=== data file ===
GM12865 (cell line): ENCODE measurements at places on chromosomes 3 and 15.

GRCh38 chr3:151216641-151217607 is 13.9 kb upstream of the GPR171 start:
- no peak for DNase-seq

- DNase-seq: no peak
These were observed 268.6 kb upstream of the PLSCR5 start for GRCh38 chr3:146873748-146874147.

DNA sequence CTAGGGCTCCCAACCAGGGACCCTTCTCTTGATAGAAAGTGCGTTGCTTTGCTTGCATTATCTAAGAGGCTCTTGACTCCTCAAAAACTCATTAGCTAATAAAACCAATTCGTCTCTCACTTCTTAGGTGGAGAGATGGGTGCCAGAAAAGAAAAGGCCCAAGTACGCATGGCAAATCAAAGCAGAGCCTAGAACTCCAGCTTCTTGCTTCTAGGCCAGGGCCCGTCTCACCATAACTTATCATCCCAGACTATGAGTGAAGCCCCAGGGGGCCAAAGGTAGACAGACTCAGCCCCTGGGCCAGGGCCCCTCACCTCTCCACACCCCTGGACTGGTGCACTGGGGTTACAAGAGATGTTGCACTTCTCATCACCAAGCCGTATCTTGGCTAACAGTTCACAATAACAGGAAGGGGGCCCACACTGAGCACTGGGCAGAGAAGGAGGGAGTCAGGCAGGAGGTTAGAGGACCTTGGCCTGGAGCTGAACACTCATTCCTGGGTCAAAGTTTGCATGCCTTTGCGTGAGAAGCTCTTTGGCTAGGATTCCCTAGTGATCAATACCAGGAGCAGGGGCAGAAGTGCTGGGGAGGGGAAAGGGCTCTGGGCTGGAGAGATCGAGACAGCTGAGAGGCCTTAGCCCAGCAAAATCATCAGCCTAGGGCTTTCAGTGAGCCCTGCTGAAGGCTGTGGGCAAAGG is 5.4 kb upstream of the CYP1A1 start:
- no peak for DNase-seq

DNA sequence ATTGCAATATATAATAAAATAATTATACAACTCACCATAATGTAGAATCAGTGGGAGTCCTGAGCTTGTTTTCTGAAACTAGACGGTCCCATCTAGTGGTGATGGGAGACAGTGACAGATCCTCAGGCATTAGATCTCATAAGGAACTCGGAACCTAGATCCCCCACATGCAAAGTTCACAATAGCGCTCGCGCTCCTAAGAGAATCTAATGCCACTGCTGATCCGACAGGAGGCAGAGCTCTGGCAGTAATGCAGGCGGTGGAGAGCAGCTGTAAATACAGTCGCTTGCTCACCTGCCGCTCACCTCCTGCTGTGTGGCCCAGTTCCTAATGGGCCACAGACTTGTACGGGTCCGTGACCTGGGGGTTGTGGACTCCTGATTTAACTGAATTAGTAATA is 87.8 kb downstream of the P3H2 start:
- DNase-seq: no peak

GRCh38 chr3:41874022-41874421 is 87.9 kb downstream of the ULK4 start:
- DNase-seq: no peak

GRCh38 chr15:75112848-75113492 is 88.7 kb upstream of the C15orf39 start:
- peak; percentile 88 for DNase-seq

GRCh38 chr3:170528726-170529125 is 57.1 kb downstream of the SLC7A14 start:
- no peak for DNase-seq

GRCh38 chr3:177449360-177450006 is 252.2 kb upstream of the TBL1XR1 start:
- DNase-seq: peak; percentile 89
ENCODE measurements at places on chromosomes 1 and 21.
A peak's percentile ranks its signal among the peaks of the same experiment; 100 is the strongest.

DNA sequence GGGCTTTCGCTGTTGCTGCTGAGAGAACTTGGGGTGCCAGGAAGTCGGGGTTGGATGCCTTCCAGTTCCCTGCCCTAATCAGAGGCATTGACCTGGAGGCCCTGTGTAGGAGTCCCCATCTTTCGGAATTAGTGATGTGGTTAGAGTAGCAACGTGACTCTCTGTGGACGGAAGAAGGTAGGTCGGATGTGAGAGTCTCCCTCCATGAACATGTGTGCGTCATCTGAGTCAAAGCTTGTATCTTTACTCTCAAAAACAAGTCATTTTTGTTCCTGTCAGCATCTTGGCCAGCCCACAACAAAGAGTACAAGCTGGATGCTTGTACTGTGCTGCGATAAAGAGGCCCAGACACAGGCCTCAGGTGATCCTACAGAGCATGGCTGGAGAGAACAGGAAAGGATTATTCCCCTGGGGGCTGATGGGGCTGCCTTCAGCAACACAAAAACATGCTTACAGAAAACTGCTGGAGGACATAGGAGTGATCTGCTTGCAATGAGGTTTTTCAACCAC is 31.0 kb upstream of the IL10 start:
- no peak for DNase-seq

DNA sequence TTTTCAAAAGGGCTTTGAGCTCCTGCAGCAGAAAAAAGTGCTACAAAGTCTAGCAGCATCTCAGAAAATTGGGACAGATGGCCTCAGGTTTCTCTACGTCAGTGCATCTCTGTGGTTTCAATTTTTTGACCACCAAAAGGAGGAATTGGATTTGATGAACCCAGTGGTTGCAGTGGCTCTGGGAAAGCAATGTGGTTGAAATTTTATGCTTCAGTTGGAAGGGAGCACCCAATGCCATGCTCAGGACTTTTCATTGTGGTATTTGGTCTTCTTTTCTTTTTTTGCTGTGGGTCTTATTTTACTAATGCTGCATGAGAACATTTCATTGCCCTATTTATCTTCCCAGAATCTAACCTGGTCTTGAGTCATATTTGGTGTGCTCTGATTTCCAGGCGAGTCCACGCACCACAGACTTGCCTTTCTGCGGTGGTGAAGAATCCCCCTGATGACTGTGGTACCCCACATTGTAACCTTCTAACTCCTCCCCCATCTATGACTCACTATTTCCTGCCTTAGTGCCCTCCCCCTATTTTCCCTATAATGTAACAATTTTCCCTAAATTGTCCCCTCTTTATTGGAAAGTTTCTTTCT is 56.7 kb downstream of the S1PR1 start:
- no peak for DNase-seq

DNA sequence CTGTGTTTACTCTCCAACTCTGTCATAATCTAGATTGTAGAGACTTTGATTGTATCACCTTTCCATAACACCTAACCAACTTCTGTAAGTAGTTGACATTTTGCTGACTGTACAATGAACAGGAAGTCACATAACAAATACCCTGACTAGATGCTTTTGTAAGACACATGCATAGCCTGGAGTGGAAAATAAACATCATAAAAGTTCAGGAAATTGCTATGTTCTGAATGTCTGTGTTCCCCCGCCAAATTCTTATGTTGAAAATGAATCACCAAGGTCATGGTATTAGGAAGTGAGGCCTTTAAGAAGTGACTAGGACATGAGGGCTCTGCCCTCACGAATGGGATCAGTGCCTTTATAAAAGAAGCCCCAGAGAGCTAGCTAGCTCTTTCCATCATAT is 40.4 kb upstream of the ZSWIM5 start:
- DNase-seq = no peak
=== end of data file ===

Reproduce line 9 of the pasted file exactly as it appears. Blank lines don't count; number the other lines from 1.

- DNase-seq: no peak